Chrome 69 automatically signs in users when they log into Google services

The new changes has users concerned over privacy

Google Chrome

Google’s Chrome development team has found itself in hot water after changing the way users sign into the browser.

The small change to sign-in came as part of Chrome 69 and ignited fears regarding data privacy. Chrome 69 now signs users into the browser if they log in to a Google service.

In other words, if you sign into Gmail while using Chrome, the browser will log into that Google account as well.

While the change might not seem like a big deal to those who sign into Chrome, it’s a big deal for those who prefer to keep their browsing data away from Google. Several people use Google Chrome without signing in — this change takes that option away.

Matthew Green, a cryptographer and professor at John Hopkins University, wrote a detailed blog post explaining why the change drove him away from Chrome.

Green argued that the new sign-in practice made it too confusing for users. Worse, it made it easier for users to send their data to Google accidentally.

solves a problem for shared computers

Adrienne Porter Felt, Chrome’s engineering manager, took to Twitter to explain the logic behind the change. According to Porter Felt, there is a difference between ‘signed in’ and ‘syncing data.’

Chrome signs you into the browser to make it easier for users who share computers. Porter Felt said that sometimes users would sign out of the content, like Gmail, and think they also signed out of the browser.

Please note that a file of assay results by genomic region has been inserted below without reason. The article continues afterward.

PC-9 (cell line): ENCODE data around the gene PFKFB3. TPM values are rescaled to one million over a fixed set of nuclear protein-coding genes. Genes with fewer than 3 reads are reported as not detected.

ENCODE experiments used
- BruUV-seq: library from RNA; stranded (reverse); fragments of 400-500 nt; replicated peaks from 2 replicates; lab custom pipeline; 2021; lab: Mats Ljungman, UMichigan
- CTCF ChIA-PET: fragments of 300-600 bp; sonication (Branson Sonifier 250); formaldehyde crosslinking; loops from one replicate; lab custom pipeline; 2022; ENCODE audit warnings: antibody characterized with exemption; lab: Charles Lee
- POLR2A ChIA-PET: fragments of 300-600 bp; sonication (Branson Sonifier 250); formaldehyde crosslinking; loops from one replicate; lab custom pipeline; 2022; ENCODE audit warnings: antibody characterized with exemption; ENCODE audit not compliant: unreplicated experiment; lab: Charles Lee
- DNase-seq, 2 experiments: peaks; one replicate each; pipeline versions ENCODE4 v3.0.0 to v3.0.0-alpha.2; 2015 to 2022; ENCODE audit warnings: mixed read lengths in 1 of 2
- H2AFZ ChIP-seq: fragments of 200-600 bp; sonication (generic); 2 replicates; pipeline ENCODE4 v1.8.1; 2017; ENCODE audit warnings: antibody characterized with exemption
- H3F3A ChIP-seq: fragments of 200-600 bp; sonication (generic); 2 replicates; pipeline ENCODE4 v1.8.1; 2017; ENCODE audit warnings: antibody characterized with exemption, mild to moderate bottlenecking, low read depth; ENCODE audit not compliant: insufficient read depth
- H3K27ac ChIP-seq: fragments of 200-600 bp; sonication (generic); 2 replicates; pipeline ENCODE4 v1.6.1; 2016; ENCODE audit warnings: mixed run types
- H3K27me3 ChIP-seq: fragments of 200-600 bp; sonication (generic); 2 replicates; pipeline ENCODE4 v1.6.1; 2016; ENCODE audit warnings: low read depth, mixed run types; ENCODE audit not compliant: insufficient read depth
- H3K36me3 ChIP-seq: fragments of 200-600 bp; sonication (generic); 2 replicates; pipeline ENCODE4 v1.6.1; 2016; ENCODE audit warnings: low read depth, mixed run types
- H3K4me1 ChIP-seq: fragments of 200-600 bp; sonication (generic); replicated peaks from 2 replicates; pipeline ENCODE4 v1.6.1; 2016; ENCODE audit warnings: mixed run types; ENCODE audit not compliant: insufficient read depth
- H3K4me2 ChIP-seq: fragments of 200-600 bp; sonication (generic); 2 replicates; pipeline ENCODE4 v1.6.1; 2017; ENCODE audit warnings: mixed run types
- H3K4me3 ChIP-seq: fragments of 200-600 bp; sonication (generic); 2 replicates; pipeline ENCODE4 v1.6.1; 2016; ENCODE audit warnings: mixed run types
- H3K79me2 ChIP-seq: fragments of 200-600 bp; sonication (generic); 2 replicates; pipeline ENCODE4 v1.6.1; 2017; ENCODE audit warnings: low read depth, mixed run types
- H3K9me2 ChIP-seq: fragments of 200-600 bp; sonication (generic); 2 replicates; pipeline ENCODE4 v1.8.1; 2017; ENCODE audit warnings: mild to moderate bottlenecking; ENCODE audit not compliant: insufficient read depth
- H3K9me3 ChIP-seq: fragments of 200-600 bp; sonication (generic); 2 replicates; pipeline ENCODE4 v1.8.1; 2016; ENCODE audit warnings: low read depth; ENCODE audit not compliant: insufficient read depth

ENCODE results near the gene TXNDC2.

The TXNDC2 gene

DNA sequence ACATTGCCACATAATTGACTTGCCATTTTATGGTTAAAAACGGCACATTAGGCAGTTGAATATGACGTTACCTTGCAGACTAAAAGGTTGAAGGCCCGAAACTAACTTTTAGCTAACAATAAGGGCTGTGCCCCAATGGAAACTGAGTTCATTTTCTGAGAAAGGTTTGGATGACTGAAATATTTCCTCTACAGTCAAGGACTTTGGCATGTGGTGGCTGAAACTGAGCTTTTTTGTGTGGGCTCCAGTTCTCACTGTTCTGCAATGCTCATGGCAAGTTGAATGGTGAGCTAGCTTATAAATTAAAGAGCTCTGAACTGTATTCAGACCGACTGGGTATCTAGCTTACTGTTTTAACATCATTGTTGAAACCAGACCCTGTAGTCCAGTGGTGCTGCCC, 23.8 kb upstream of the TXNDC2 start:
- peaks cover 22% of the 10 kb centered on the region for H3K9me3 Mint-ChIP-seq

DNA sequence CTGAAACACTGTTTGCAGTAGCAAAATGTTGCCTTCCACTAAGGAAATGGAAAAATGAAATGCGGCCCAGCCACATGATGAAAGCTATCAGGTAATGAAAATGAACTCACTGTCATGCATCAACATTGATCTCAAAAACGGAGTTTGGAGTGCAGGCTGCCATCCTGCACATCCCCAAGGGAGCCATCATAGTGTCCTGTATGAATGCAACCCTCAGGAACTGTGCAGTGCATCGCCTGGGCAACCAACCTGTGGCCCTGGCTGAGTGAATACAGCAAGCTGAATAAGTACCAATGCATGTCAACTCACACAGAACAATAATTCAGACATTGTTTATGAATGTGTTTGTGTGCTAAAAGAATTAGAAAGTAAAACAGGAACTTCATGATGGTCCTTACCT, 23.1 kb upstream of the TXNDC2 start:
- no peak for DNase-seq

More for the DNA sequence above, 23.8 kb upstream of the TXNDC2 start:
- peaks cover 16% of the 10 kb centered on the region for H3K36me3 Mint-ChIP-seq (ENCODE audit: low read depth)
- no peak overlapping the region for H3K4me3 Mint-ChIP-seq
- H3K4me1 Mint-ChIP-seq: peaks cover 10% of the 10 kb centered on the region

When the user passed their computer off to someone else, they’d sign into Gmail and that users data would be synced to the first user’s Google account, which is still signed into Chrome.

Porter Felt argued that the new set-up and UI makes it easy to see if you’re signed into Google Chrome. Additionally, it gives users one place to sign out.

Green, however, argues that this rationale doesn’t make sense. For one, to have your data accidentally uploaded to another Google account, someone needs to sign into Chrome in the first place. The ‘solution’ does nothing for users who don’t sign into Chrome at all.

Furthermore, Green says the change violates user consent because Chrome no longer asks before signing in users. Additionally, the UI doesn’t make it clear to users whether their data is syncing or not. Green wrote that it’s surprisingly easy to turn on data syncing by accident.

Ultimately, the way the browser now handles sign-in is less understandable for users. Whether or not its as big a privacy invasion as Green believes is up for debate.

What do you think? Is the new sign-in feature a simple solution to a problem, or should we be more concerned about the change? Let us know down below.

Source: Engadget, ZDNet, Matthew Green, Twitter